Contact dermatitis is an increasing problem all over the world and accounts for 4-7% of all dermatological consultations. [1] The allergens which are included in standard series vary from country to country based on the local experience. Here we present the prevalence and pattern of contact allergy in patients attending our contact dermatitis clinic. Clinic records of 560 patients of suspected allergic contact dermatitis attending the contact dermatitis clinic at PGIMER Chandigarh, a tertiary care centre in North India, were analyzed. Details regarding age, sex, duration of illness, occupation, clinical diagnosis, sites affected, and history of atopy were recorded using the predesigned proforma. Initial 247 patients were tested with European Standard Series (ESS) and rest with Indian Standard Series (ISS). Plant antigens (parthenium, xanthium, sunflower, chrysanthemum, and marigold) and vegetables (garlic, onion and tomato) were also routinely tested along with patients own antigens like hair dye and cosmetics as indicated by the history.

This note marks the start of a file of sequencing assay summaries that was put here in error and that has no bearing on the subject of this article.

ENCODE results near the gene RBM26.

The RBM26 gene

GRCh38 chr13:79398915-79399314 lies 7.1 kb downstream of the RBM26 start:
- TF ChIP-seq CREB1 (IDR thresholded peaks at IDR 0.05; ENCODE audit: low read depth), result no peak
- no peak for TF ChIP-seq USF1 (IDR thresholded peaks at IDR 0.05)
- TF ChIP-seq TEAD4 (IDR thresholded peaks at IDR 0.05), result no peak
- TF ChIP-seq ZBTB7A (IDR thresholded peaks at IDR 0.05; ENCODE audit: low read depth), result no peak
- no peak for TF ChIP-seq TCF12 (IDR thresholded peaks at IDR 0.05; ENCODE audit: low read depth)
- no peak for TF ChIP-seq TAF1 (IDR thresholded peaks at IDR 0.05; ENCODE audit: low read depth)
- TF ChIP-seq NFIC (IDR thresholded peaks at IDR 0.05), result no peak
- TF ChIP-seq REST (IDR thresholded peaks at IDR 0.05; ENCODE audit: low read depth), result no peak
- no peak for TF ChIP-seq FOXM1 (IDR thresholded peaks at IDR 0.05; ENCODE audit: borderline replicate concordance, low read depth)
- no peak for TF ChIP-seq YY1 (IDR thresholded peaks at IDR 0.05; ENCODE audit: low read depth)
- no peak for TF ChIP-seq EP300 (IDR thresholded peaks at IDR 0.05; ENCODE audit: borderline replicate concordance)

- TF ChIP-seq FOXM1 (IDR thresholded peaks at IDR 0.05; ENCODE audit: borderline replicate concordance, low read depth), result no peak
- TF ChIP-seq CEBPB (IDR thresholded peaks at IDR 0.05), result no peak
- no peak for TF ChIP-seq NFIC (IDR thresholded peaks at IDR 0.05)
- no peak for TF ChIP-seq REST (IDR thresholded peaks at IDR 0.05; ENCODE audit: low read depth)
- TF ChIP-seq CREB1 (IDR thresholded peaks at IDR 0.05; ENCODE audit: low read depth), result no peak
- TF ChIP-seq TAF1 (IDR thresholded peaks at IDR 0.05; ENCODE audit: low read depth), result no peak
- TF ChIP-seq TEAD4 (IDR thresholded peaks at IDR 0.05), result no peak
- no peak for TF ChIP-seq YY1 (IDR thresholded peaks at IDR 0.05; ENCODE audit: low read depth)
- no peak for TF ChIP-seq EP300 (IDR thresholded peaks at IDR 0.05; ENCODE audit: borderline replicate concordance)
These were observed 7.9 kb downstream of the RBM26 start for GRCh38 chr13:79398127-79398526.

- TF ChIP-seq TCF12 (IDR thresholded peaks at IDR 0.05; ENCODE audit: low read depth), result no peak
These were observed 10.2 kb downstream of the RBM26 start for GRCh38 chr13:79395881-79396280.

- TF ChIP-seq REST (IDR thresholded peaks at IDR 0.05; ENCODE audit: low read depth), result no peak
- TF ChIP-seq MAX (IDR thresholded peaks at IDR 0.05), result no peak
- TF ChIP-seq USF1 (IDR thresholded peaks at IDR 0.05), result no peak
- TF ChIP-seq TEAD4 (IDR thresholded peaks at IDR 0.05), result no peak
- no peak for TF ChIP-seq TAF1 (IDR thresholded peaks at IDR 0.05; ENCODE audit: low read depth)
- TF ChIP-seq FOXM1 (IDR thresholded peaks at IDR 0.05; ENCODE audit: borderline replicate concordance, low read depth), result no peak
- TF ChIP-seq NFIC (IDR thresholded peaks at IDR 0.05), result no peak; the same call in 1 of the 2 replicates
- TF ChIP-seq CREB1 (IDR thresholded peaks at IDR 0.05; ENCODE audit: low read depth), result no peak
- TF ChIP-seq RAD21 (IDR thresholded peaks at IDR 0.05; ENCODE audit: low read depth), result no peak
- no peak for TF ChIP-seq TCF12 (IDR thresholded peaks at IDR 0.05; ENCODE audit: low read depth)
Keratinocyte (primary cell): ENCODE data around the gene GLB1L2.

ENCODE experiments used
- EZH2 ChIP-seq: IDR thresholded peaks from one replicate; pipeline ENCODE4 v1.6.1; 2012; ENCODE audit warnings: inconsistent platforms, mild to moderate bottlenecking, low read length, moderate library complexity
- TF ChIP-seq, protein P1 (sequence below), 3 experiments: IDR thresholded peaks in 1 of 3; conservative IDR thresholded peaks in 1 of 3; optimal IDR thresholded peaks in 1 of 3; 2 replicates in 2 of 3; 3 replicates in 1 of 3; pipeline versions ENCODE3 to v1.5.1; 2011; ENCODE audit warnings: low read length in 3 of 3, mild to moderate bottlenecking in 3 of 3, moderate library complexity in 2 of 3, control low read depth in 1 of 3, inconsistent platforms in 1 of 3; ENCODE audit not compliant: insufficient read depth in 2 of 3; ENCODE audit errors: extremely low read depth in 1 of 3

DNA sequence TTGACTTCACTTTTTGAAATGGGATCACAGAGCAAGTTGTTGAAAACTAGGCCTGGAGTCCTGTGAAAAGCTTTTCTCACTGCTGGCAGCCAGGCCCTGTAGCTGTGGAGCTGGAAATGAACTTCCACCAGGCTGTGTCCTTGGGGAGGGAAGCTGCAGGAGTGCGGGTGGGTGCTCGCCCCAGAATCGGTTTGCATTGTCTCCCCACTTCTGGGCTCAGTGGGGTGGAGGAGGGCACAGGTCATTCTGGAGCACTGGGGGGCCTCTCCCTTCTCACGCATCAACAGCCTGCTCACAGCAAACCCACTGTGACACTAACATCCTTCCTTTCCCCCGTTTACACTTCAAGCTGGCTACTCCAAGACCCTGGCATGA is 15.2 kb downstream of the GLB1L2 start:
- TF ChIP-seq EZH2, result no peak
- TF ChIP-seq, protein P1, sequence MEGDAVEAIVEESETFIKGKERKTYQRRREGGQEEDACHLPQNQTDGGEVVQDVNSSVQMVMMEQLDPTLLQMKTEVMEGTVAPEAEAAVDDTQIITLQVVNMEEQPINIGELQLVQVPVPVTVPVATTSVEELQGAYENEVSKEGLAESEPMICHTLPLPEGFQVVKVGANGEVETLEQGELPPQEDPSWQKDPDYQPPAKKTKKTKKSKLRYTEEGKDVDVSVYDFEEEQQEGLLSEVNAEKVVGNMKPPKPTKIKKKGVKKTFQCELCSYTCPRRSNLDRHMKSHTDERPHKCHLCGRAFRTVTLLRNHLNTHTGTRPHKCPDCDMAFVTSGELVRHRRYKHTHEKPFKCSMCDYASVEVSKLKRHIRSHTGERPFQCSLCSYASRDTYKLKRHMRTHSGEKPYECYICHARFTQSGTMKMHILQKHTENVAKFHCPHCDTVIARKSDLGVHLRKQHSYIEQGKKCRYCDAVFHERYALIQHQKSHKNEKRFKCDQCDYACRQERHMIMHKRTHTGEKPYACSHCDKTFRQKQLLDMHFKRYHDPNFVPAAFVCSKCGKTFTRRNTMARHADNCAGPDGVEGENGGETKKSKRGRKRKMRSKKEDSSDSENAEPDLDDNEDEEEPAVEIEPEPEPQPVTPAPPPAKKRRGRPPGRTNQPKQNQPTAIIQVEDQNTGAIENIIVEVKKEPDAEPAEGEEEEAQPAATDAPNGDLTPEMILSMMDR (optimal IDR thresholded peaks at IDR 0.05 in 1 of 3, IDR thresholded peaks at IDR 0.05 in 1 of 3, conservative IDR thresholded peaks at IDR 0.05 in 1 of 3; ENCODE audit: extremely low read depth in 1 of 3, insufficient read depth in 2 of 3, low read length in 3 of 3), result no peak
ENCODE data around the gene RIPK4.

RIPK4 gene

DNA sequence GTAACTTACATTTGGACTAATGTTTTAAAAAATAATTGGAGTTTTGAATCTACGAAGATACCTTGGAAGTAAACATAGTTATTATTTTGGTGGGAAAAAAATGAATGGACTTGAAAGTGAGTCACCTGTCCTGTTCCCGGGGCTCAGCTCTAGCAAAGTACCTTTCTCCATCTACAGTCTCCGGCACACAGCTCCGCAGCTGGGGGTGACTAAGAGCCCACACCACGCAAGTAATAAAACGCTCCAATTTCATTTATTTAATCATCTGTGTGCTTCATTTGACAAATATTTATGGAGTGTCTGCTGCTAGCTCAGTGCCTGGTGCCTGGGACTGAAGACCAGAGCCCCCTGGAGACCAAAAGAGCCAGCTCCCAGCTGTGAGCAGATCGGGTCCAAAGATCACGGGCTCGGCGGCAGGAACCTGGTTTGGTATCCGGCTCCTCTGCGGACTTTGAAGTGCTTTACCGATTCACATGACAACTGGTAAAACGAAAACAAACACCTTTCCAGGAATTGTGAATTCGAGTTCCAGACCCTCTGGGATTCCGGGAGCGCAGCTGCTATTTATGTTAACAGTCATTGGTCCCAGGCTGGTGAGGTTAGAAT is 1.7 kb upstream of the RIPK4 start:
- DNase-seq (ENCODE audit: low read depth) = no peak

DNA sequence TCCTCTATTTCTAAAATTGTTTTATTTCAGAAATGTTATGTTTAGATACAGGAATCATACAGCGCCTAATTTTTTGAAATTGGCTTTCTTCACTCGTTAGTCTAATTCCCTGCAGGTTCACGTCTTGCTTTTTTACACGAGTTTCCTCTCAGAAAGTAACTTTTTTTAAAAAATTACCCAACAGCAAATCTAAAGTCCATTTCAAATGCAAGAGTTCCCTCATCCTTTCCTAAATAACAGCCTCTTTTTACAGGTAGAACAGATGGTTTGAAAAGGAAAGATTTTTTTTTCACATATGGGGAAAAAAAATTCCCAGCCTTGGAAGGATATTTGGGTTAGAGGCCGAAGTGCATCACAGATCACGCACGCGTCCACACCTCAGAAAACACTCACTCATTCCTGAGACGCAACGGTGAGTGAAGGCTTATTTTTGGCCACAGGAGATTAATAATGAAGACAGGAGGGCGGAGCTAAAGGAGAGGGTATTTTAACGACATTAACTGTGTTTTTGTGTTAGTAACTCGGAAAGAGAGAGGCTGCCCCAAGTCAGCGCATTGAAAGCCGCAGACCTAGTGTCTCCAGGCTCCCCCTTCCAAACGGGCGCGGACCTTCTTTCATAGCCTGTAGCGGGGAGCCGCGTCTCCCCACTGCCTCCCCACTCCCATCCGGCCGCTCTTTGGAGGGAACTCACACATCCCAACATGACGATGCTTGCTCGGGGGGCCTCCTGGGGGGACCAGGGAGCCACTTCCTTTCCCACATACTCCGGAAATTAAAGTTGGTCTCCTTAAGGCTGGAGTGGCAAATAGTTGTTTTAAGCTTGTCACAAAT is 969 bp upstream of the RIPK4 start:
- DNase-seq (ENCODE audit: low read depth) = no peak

Out of a total of 560 patients patch tested over a 6 year period, 303 (54.1%) were males and 257 (45.9%) were females with age ranging from 9 to 85 years (mean 40±0.6 years). The duration of disease ranged from 1 to 420 months with a mean of 41±2.2 months. Air-borne contact dermatitis (ABCD) affecting face, neck, flexures of arms, and legs was the most common pattern seen in 165 patients. Out of these 20 (12%) patients had photo-aggravation. Localized allergic contact dermatitis was the next common diagnosis (133 patients) followed by hand dermatitis (90 patients) and footwear dermatitis (51 patients). Hand and foot dermatitis together was seen in 22 patients. A picture resembling chronic actinic dermatitis (CAD) was seen in 15 patients. Three hundred fifty-three (63%) patients showed positivity to one or more allergens. Nickel sulfate (17.5%) was the most common sensitizing agent in females followed by potassium dichromate (7%), fragrance mix (7%) and mercaptobenzothiazole (6.2%). In males, potassium dichromate (16.8%) was the most common allergen and next in frequency were nickel sulfate (7.26%), fragrance mix (7.26%), and cobalt chloride (6.9%) [Table 1]. The difference in sensitivity to nickel between males and females was found to be statistically significant (P= 0.00033) as was that to potassium dichromate (P=0.00068). Among the plant allergens tested, maximum positive reactions were due to parthenium (23.5%) and xanthium (15.8%). Personal or family history of atopy was found in 186 (30%) patients. However, there was no statistically significant difference in contact sensitization between atopics and non-atopics.